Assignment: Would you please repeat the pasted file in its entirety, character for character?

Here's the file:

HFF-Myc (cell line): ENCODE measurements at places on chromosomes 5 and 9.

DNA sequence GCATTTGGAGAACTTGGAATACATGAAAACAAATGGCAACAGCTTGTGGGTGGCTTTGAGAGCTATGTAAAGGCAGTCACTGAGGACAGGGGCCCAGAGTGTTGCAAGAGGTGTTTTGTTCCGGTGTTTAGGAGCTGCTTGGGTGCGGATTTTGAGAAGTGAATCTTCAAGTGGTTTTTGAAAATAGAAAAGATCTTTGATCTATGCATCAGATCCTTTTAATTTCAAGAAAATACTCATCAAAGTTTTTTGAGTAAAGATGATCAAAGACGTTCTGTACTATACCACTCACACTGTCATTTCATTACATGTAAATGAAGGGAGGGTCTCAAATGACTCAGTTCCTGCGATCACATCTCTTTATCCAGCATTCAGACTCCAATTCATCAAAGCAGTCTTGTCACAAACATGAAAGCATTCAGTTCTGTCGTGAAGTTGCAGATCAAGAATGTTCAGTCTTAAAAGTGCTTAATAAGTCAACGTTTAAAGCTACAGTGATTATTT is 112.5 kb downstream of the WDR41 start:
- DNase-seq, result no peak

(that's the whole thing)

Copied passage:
HFF-Myc (cell line): ENCODE measurements at places on chromosomes 5 and 9.

DNA sequence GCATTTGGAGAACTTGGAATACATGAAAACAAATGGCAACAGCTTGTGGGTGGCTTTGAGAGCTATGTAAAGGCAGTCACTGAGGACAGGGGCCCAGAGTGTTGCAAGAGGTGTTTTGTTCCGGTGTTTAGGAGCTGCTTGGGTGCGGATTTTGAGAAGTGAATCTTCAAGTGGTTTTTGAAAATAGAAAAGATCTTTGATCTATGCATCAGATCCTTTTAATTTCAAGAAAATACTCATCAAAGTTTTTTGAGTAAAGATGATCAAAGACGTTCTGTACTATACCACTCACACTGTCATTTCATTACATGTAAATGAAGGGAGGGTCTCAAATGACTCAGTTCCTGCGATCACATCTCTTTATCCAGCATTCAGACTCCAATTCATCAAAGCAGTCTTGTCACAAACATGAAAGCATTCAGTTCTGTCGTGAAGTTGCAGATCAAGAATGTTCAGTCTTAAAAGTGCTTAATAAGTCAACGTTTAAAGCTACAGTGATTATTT is 112.5 kb downstream of the WDR41 start:
- DNase-seq, result no peak